Algae are a natural part of aquatic ecosystems. However, some algae can produce toxins that can be damaging to humans, domestic animals and livestock. Exposure through drinking or contact with the water can have impact on animals as well as to organisms living in water. These algae can be found in freshwater as well as brackish and marine waters.
Blue-green algae (also known as cyanobacteria) are the only group of algae to be toxic in freshwaters. They are microscopic bacteria living in water and are capable of photosynthesising which is why they are often called ‘algae’.
Though microscopic, when they form colonies and accumulate together they can become visible to the naked eye. Blue–green algae can produce potent liver and neurotoxins as well potentially being skin irritants. However, not all blue–green algae are toxic. Potentially toxic species do not always produce toxins.
Toxic marine and estuarine algae can also affect recreational water use. Some of these algae produce toxins that can cause illness if ingested and others can cause skin irritations. These algae are often microscopic but some cause red coloration to water a phenomenon known as red–tides.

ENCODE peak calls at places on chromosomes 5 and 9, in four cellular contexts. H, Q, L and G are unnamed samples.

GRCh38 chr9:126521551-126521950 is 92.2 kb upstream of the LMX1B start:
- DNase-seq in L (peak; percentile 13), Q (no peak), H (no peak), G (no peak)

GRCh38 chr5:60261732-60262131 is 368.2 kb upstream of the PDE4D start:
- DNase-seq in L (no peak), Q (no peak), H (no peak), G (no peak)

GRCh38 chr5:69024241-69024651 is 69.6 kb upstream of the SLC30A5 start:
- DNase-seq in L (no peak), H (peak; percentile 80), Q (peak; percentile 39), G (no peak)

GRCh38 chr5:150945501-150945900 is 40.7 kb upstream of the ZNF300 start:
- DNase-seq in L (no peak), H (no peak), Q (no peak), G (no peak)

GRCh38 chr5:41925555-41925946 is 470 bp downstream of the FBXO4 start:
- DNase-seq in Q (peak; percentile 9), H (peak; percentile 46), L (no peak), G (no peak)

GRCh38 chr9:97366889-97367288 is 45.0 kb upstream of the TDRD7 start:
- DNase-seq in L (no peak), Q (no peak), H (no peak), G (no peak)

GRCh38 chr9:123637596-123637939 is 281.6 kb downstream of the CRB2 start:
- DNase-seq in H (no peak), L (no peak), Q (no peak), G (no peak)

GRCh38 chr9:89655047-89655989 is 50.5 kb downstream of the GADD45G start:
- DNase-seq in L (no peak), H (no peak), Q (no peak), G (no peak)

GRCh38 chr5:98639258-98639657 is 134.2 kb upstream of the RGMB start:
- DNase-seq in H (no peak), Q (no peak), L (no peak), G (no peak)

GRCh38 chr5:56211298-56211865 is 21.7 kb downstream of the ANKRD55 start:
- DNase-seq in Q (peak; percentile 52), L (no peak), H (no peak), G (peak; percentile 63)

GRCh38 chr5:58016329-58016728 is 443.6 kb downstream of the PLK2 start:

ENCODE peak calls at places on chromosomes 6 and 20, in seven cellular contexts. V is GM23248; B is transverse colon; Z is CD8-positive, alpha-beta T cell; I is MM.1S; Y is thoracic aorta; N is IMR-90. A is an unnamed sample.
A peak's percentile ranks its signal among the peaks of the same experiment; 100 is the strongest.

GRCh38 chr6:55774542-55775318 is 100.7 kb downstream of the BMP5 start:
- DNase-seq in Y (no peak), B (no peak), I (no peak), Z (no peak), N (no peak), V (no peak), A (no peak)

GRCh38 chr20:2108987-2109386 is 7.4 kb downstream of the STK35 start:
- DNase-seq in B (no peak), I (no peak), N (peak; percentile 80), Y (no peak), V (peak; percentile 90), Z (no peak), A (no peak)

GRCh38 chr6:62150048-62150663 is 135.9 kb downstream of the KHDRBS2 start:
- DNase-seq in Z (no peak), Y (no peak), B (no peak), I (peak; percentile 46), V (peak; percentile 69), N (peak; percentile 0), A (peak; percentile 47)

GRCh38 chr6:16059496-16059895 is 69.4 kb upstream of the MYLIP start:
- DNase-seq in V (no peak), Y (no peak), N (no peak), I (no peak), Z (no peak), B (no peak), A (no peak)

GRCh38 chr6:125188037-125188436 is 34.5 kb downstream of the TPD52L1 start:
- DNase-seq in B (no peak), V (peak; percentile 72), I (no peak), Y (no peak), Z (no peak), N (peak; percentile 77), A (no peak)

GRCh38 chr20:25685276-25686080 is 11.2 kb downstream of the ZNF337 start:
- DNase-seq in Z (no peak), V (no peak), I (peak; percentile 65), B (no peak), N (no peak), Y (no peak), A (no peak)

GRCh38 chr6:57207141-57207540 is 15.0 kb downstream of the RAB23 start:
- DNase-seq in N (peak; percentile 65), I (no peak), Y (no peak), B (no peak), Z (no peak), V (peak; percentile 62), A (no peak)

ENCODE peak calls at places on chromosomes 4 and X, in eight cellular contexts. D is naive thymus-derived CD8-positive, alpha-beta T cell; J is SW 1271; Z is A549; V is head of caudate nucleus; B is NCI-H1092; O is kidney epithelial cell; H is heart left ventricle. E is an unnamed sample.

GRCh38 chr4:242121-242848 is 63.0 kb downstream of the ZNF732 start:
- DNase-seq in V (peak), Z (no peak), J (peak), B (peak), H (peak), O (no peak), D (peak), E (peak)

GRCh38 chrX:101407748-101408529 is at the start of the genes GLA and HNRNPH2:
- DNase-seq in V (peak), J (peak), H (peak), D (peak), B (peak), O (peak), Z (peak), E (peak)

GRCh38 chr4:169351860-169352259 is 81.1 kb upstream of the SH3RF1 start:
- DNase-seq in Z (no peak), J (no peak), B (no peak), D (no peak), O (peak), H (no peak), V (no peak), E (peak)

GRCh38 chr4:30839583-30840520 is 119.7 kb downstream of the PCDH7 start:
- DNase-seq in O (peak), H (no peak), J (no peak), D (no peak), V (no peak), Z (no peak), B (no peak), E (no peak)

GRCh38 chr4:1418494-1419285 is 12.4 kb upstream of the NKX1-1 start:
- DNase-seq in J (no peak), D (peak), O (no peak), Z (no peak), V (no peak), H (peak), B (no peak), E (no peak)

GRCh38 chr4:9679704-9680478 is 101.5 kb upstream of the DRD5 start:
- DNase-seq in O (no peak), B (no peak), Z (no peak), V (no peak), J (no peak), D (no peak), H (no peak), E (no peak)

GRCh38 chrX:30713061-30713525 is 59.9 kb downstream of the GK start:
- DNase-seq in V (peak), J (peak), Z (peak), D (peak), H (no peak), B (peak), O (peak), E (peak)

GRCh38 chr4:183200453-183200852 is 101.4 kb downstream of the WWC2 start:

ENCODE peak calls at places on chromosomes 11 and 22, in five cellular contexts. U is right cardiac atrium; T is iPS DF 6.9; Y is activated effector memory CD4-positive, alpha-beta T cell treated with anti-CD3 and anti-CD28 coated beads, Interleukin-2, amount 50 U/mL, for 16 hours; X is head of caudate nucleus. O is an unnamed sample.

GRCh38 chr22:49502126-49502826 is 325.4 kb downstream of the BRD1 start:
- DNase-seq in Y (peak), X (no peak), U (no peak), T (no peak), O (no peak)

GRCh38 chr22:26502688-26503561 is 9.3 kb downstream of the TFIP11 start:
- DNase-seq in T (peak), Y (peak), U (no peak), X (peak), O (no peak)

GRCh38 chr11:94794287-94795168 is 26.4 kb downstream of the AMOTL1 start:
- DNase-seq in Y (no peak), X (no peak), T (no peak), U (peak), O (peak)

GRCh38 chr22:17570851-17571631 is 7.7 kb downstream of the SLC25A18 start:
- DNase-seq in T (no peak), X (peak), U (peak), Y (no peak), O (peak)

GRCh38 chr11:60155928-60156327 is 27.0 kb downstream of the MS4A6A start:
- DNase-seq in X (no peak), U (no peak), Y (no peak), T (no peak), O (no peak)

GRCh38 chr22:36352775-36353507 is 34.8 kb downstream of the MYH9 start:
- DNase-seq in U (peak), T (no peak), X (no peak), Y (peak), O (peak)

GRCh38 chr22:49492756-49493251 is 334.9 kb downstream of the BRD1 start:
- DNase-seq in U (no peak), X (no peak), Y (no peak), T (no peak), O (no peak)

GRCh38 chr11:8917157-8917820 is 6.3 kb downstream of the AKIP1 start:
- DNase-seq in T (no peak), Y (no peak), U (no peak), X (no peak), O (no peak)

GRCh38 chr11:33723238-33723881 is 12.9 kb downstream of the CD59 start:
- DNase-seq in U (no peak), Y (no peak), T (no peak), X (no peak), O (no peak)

For further information on identification of algal blooms, dangers and problems and prevention and control see the WaterNSW website.
Algal alerts and contacts
Current algal alerts are published by WaterNSW.
Contact the relevant regional Co-ordinator at WaterNSW to report an algal bloom.
State strategy for algal management
The role of the department in algal management is to:
- Co-ordinate and support the State Algal Advisory Group
- Provide advice on algal issues and the government strategic direction of algal management and planning in NSW
The State Algal Advisory Group provides the over-arching policy advice and framework for the management of fresh water and marine blooms. Membership of the State Algal Advisory Group is made up of the relevant NSW State Agencies, NSW local government and the Murray Darling Basin Authority.
Information for water utilities
A framework for raw waters used as a source for potable supply is available at Water Quality Research Australia (PDF, 2072 KB).